Cannabis in the workplace

Minister of Justice and Constitutional Development v Prince [2018] ZACC 30 is a decision of the Constitutional Court of South Africa delivered on 18 September 2018, which found that it is unconstitutional for the state to criminalise the possession, use, or cultivation of cannabis by adults for personal consumption in private.

While cannabis is legally capable of being consumed in private, employees can still be dismissed for misconduct.

The employer’s premises are not ‘private’. Employers may, therefore, implement rules that regulate the possession and use of dagga at the workplace. This may include implementing zero tolerance substance abuse policies despite the outcome of the Prince case. Whether or not this decision will be successfully appealed remains to be seen, so we should remain on high alert that this position may change in the near future.

In the recent case of Enever v Barloworld, a company had a long-standing zero tolerance substance abuse policy. There was a particular employee who regularly used cannabis, however, she always consumed cannabis outside of her working hours and away from the workplace. When the employee was tested in terms of the policy, the results showed that she had cannabis in her system. She was told to leave the premises and would not be granted access to her working premises until such time as she tested negative. However, seeing as though she was a regular user – the tests continued to return positive results. This led to the company dismissing the employee for the continuous breach of its substance abuse policy.

Subsequent thereto, the Labour Court was tasked with determining whether the dismissal amounted to an automatically unfair dismissal or whether the zero-tolerance substance abuse policy discriminated against her on arbitrary grounds.

The court took cognisance of the fact that the use of cannabis did not impair the employee’s ability to perform her work-related duties and that the employee had never been in possession of cannabis on the company premises.

Despite the above, and in reaching its decision, the court made the following pertinent points:

  • The employee’s performance was affected by her actions in that she was unfit to render her services, owing to the fact that she was instructed to leave the premises and could not return until a negative drug test was produced.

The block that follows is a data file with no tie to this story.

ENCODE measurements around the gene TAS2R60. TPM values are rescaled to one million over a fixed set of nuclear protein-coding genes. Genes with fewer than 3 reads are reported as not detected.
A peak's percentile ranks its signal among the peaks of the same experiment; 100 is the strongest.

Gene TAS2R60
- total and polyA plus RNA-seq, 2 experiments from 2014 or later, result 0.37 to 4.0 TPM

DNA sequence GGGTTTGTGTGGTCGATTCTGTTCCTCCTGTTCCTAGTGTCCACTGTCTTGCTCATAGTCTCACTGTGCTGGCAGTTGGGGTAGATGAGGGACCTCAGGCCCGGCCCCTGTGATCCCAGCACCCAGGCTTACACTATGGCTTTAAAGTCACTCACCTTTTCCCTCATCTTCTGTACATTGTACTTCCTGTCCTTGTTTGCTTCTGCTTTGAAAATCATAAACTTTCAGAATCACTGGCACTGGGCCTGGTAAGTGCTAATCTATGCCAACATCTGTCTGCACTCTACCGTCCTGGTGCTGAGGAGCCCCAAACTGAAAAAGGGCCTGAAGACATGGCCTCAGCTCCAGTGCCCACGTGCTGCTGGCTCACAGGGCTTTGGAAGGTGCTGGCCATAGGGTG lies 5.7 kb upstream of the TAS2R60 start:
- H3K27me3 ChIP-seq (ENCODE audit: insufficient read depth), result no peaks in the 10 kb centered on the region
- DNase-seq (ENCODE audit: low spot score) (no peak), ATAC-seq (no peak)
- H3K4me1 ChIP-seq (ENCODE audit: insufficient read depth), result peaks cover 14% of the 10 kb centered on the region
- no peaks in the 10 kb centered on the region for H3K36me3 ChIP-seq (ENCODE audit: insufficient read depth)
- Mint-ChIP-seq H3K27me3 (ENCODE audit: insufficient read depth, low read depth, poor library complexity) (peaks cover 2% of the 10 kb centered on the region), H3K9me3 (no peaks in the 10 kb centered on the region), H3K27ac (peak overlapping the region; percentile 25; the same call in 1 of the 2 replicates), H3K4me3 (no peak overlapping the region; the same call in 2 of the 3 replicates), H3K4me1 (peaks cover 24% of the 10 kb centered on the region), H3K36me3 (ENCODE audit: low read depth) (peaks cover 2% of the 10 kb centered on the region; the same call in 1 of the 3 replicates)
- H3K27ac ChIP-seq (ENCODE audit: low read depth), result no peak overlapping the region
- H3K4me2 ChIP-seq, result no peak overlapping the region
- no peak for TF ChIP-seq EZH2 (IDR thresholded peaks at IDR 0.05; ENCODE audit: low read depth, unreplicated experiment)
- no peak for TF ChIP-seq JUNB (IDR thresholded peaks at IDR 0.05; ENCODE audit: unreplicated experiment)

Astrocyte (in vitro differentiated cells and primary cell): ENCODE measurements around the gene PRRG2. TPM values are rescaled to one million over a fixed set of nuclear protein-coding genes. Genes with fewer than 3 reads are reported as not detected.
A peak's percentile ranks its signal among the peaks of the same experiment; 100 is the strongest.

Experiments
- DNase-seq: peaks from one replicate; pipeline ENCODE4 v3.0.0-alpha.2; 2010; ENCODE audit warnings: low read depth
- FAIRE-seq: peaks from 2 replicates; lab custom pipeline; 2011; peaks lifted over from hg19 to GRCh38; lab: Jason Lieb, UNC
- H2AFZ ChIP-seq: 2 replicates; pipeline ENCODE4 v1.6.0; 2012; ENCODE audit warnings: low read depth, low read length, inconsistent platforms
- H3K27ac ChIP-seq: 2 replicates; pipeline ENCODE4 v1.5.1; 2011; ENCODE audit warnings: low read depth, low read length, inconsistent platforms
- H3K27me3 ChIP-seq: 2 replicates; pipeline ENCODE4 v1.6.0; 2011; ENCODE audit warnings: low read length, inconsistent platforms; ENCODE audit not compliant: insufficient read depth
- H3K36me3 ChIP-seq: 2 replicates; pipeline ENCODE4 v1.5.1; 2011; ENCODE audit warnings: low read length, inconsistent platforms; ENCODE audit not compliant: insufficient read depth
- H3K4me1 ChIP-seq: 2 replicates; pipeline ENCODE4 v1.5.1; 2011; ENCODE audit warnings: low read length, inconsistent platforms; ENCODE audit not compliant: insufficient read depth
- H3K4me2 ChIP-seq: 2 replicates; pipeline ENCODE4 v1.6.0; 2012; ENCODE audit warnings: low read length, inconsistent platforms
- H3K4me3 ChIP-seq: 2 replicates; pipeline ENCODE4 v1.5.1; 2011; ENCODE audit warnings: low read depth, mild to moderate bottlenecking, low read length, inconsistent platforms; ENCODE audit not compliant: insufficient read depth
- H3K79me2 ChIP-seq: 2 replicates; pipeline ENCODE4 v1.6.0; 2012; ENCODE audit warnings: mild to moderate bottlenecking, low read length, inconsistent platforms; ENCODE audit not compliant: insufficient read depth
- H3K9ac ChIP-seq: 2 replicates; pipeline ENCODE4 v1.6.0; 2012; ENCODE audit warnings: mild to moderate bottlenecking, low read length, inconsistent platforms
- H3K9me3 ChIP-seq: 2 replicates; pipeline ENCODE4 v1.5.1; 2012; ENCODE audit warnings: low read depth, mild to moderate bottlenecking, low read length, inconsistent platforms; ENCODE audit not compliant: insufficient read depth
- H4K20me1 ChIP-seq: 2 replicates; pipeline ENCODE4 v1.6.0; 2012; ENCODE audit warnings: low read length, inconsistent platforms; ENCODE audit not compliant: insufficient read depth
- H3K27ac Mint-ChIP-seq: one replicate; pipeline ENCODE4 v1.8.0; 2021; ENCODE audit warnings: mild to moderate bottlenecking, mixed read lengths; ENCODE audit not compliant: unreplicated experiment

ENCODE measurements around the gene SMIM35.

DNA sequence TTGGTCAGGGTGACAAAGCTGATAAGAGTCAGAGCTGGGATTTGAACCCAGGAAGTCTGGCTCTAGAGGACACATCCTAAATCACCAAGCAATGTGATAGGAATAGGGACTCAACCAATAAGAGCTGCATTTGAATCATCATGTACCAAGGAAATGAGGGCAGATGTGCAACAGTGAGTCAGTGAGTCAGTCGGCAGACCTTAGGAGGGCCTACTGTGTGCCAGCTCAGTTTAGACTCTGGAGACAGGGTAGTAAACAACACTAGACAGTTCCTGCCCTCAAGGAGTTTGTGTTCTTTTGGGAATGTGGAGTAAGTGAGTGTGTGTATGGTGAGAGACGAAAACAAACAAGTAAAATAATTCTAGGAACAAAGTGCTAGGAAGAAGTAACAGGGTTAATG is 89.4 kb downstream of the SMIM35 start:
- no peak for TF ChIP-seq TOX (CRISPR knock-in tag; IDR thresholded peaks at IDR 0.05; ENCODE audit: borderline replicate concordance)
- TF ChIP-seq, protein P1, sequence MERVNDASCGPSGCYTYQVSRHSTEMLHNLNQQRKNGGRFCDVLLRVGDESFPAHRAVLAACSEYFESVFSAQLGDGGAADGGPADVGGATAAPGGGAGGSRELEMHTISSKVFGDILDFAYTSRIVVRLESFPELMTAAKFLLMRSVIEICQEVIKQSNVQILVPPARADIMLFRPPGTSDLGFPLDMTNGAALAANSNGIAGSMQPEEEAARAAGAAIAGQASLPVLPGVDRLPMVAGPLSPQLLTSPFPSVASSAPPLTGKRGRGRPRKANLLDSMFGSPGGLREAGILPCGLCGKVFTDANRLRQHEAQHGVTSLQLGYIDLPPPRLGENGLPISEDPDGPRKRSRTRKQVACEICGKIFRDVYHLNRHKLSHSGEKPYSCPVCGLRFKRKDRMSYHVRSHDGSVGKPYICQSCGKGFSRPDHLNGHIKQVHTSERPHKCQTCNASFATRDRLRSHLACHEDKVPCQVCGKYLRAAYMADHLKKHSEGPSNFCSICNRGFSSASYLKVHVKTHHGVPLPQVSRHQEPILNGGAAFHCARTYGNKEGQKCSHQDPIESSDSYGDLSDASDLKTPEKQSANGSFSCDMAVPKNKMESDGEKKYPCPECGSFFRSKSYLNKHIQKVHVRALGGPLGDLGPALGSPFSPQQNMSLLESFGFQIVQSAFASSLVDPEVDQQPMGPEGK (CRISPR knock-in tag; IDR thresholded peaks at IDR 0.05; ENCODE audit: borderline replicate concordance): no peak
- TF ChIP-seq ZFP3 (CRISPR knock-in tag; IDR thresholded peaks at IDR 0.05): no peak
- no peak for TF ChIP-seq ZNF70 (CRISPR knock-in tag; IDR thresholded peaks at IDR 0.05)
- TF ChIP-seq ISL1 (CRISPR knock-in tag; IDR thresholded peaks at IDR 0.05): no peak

• The General Safety Regulation 2A of the Occupational Health and Safety Act precluded employees under the influence of an intoxicating substance from entering the workplace; and
  • That the Prince case did not afford any protection to employees against disciplinary action should they act in contravention of company policies.

 

Both employees’ claims accordingly failed. Instead, the court held that it was an issue related to misconduct (of which the applicant was guilty) in that:

  • The employee had been aware of the rule at all material times.
  • The company applied the rule consistently, and
  • The employee breached the rule.

 

Employees should be aware of and ensure that they do not engage in any form of conduct which strictly breaches a workplace policy, since a breach thereof may lead to a dismissal. This remains the case even where employees exercise lawful rights and entitlements outside of the workplace and remain perfectly capable of performing their jobs.

The implications of the personal use of cannabis and its impact on the workplace were considered by the Commission for Conciliation, Mediation and Arbitration (CCMA) in the case of Mthembu & others v NCT Durban Wood Chips [2019] 4 BALR 369. The three applicants were among several employees who were dismissed after testing positive for cannabis during a test conducted during working hours. The applicants claimed that they had not smoked the drug during working hours.

The respondent claimed that due to the highly dangerous operations in its factory, it had a zero-tolerance approach to working under the influence of alcohol or drugs, of which the applicants were aware.